Your doctor will check your mouth, nose, and throat for large tissues. In children who are suffering from sleep apnea, the tonsils may be enlarged. A physical exam and medical history may be all that's needed to diagnose sleep apnea in children.
Adults who have sleep apnea may have an enlarged uvula or soft palate. The uvula is the tissue that hangs from the middle of the back of your mouth. The soft palate is the roof of your mouth in the back of your throat.
The best way for diagnosing sleep apnea is to conduct a sleep study. It will record what happens with your breathing while you sleep.
Your doctor might send you to a sleep center, or sleep lab, if he suspects you have sleep apnea. Here usually a polysommogram, or PSG, is done, something similar could be done at your home, using a portable monitor.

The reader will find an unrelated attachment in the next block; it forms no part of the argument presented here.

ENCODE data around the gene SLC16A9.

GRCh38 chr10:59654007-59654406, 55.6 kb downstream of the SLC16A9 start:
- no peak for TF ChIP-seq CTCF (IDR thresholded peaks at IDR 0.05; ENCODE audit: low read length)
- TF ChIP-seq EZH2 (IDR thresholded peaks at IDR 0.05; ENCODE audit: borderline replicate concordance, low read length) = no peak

A polysommogram is the most common sleep study for diagnosing sleep apnea. This test records:
- How much oxygen there is in your blood
- How much air is moving through your nose while you breathe
- Your heart rate
- Chest movements that show whether you are making an effort to breath
A sleep specialist may use the results from a home-based sleep test to help diagnose sleep apnea. He or she also may use the results to determine whether you need a full polysommogram study in a sleep center.